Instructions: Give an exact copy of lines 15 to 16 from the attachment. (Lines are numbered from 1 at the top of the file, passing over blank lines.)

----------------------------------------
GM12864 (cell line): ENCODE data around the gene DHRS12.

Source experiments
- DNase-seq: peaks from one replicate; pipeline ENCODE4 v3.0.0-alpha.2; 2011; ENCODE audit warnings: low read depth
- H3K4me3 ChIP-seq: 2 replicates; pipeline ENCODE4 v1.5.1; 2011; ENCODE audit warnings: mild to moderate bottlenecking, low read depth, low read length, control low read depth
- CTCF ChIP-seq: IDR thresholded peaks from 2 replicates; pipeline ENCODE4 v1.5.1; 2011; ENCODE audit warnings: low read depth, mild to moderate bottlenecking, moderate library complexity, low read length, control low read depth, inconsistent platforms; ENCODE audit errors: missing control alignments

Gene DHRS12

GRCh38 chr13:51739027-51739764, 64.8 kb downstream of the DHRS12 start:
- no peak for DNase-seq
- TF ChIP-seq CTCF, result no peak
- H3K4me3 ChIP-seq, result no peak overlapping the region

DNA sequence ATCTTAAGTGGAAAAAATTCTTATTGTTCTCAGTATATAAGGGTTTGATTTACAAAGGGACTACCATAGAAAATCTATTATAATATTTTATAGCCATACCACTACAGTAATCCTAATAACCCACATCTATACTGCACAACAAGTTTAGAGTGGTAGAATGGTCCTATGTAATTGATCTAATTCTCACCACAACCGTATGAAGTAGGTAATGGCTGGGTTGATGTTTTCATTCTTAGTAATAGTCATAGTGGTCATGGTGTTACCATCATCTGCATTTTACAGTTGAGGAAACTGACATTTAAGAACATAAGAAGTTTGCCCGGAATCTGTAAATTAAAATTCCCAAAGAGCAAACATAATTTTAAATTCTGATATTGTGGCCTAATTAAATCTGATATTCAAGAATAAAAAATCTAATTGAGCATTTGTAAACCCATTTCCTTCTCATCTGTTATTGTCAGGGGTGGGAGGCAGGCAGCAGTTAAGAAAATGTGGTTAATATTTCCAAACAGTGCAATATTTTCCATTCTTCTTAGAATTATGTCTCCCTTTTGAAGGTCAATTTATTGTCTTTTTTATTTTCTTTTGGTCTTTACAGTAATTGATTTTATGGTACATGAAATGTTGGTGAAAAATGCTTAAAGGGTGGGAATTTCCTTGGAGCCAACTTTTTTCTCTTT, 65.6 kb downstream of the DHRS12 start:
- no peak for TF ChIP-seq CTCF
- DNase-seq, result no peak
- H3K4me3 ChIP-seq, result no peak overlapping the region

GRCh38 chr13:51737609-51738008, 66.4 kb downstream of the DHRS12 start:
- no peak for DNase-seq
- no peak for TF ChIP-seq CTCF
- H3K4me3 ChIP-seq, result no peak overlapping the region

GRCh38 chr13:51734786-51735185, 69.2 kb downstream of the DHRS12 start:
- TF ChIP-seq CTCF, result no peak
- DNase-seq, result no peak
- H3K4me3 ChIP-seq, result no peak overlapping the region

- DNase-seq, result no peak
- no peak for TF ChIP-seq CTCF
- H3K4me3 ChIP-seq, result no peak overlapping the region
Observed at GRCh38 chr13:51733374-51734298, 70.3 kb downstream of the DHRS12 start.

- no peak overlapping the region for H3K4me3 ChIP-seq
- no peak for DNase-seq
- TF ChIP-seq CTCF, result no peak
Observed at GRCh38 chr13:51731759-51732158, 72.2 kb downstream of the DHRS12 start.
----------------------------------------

GRCh38 chr13:51737609-51738008, 66.4 kb downstream of the DHRS12 start:
- no peak for DNase-seq